Most ROM devices have similar structures, and differ only in the data which is stored during the programming step. Typically, once the integrated circuit (IC) factory receives a programming order from a customer, a mask is produced to perform the programming. This allows production to be finished rapidly, thus reducing manufacturing time and providing better service to the customers. Therefore, ROMs that are post-programmed with the aid of a mask are commonly used in the art.

In general, channel transistors are used as the memory cells in the ROM. In the programming process, specific channel regions of the channel transistors are selectively implanted with impurities to modify the threshold voltages of the transistors. This controls the conductivity of the memory cell. For a detailed description, reference is made to FIGS. 1A through 1C, in which a conventional ROM device is illustrated. FIG. 1A is a top view of a portion of the known ROM device. FIG. 1B is a front view of a portion of the known ROM device. FIG. 1C is a cross-sectional view of the known ROM device.

The conventional ROM device includes a substrate 10, a plurality of bit lines (BL) 11, an oxide layer 12, and a plurality of word lines 13. Substrate 10 comprises, for example, a P-type substrate. The bit lines 11, oxide layer 12, and the word lines 13 are formed on the substrate 10. As shown in FIG. 1A, the region defined by the dotted line forms a memory cell 14. The data (in binary form such as "0" or "1") is stored in the memory cell by implanting the channel region 16 with impurities.

As shown in FIG. 1C, an N-type dopant, for example, arsenic ions, is doped on the substrate to form bit lines 11, which are arranged with the same distance between each other. Channel region 16 is formed between adjacent bit lines 11. Next, oxide layer 12 is formed on a surface of the bit lines 11 and channel regions 16 using an oxidation process. A conductive layer of, for example, heavily doped polysilicon, is formed over the substrate 10 using a photolithography and etching process to form word lines 13, which cross the bit lines 11. Then, channel transistors are formed to complete the partially manufactured conventional ROM.

To program the partially manufactured ROM, a series of continuous programming steps are performed. A mask 15 is formed over the partially completed ROM, leaving the channel region 16 which is to be encoded exposed. Then, a P-type dopant, such as boron, is implanted to form the code. The type of the implanted dopant selected depends on the characteristics of the transistor.

In the conventional ROM described above, the memory cell of the ROM is formed by the channel transistor. The fabricating processes are complicated and the step of code implanting must be formed before the channel transistor is finished. In addition, the area of the MOS device is difficult to minimize. For example, the punch through phenomenon may occur when minimizing the area of the MOS device. Thus, the integrity of the device is limited and it is difficult to improve the integrity.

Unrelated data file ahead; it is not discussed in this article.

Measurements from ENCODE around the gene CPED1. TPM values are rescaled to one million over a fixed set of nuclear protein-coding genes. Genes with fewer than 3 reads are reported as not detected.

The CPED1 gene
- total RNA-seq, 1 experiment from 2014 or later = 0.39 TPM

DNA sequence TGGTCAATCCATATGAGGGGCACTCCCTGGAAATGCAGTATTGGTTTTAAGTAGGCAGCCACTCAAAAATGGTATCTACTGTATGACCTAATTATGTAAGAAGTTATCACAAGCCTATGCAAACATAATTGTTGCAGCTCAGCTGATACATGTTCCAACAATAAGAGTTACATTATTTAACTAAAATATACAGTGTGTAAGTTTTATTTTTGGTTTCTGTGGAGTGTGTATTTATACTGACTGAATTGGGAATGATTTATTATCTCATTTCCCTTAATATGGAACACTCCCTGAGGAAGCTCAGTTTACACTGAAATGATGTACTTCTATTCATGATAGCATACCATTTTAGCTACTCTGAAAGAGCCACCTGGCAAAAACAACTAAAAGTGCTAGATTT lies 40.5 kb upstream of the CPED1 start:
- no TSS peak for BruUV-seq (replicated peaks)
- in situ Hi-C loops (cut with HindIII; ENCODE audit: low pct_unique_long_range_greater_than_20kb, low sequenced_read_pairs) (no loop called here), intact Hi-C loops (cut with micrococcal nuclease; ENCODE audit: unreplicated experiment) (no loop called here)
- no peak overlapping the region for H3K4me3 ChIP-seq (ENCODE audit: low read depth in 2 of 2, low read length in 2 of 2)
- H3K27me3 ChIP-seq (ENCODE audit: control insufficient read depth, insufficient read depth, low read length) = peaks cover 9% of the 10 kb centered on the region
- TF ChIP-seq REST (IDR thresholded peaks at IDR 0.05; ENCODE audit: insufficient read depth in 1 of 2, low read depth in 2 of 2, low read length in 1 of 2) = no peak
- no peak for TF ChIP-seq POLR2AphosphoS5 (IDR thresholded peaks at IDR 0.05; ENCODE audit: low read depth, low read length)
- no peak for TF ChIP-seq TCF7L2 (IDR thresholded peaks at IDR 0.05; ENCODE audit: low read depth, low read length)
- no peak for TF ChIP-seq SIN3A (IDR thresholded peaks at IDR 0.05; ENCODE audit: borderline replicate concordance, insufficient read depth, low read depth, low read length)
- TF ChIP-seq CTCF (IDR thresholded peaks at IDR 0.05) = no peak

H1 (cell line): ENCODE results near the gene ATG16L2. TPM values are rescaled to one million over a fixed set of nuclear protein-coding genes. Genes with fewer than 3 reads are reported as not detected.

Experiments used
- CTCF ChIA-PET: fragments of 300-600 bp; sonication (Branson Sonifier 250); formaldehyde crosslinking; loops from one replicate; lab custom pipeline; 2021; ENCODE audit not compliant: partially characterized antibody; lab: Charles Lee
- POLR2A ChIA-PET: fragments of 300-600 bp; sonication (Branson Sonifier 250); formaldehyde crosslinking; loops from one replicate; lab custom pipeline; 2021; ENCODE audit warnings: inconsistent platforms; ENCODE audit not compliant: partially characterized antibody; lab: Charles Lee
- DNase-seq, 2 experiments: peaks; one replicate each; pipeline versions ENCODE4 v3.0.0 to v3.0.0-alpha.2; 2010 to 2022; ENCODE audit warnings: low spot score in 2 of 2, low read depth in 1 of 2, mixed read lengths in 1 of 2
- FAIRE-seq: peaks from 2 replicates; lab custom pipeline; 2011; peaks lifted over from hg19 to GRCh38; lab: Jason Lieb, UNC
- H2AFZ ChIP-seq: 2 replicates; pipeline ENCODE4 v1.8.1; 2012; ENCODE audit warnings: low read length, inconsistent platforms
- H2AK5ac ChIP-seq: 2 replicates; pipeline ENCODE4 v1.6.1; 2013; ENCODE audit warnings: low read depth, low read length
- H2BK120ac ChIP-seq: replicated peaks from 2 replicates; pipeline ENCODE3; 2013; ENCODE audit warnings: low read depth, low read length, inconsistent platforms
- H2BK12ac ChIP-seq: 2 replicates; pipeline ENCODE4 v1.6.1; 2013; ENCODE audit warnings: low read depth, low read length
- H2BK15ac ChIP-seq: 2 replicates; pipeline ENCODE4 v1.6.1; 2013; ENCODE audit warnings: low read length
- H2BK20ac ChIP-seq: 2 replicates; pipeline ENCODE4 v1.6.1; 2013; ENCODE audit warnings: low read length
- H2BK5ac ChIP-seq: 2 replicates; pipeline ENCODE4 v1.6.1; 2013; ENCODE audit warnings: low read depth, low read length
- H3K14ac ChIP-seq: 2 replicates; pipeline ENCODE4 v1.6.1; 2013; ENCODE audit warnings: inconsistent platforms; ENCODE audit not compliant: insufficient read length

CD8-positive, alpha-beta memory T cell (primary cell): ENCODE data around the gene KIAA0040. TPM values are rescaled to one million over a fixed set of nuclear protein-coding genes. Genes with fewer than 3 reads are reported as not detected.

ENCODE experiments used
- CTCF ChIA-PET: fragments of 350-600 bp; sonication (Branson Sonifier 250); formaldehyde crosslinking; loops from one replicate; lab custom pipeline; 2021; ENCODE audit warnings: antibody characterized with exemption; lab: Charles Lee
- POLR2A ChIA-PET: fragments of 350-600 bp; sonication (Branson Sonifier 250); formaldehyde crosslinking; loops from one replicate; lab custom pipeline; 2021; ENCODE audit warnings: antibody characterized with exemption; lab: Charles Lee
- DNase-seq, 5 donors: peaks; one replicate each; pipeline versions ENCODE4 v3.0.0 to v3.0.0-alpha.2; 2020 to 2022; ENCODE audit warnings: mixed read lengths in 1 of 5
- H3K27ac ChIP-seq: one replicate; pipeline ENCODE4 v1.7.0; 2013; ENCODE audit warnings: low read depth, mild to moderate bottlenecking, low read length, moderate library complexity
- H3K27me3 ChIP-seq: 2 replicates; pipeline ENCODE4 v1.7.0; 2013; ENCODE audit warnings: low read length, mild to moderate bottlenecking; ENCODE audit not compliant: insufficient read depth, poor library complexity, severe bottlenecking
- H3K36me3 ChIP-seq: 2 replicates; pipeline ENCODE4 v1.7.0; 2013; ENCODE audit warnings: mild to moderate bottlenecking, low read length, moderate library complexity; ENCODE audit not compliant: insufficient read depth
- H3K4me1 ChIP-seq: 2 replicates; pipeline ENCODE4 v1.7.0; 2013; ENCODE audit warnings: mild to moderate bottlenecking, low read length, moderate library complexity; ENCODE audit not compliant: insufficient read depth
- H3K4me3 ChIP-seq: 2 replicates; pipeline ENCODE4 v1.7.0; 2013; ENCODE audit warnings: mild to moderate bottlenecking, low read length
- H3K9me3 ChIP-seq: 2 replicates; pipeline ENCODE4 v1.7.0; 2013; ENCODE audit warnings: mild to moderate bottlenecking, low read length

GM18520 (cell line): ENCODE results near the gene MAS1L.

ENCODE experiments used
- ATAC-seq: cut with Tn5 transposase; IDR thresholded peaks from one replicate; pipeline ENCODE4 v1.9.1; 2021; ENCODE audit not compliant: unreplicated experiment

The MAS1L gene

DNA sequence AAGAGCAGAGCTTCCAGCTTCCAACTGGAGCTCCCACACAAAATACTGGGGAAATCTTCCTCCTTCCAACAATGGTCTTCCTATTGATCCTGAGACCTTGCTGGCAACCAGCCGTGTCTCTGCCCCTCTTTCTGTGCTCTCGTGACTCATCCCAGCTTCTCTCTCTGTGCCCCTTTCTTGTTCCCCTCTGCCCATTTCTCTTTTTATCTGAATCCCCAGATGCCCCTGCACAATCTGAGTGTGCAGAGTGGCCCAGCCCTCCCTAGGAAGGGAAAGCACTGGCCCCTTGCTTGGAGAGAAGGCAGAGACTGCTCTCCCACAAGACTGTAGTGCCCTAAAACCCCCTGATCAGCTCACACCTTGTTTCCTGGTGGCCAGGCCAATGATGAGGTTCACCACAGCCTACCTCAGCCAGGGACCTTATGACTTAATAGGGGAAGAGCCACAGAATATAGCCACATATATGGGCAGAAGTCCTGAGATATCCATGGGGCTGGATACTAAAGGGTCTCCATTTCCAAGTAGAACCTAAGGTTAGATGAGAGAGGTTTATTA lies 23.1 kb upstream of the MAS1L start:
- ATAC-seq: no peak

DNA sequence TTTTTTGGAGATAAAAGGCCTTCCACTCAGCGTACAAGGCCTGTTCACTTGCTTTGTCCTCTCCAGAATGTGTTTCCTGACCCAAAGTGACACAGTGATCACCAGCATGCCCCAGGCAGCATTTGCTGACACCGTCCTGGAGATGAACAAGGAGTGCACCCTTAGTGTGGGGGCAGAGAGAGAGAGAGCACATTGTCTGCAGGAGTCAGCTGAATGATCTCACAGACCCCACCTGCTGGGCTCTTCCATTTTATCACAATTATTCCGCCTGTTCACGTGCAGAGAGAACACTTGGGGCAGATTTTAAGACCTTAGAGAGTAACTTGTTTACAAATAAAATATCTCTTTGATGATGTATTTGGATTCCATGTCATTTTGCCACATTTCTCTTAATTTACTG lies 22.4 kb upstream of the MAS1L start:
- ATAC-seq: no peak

SUMMARY OF THE INVENTION

It is therefore an object of the invention to provide a ROM device using a Shockly diode. Using a standard Shockly diode to form a memory cell of a ROM can minimize the scale of the device. The present invention finishes the encoding process based on whether a contact window is formed in the memory cell to define a `turning on` or `turning off` memory cell. Owing to the low reverse current when the memory cell of the Shockly diode is off, the present invention can be applied to ordinary conditions.

Additional objects and advantages of the invention will be set forth in part in the description which follows, and in part will be obvious from the description, or may be learned by practice of the invention. The objects and advantages of the invention will be realized and attained by means of the elements and combinations particularly pointed out in the appended claims.

To achieve the objects and in accordance with the purpose of the invention, as embodied and broadly described herein, a ROM device using a Shockly diode in accordance with the present invention includes: a plate; plural bit lines; a first insulating layer; plural first contact windows; plural spaced walls; plural diffusion regions with the second type dopant; plural second contact windows; plural conducting regions; and plural word lines. The above components are constructed as follows:

the plural bit lines are located in a first direction of the plate, wherein a heavily doped layer with a second type dopant, a lightly doped layer with a first type dopant, a lightly doped layer with the second type dopant, and a heavily doped layer with a first type dopant are formed on the plate in that order;

the first insulating layer is located on the surface of the plate and the bit lines;

the plural first contact windows are located in the bit lines with the heavily doped layer of the second type dopant exposed;

the plural spaced walls are located on the side wall of the first contact windows;

the plural diffusion regions with the second type dopant are located in the heavily doped layer of the second type dopant under the bottom of the first contact windows;

the plural second contact windows are located in the first insulating layer with the heavily doped layer of the first type dopant exposed partly;

the plural conducting regions are located on the first contact windows, wherein the conducting regions fill the first contact windows and connect to the heavily doped layer of the second type dopant; and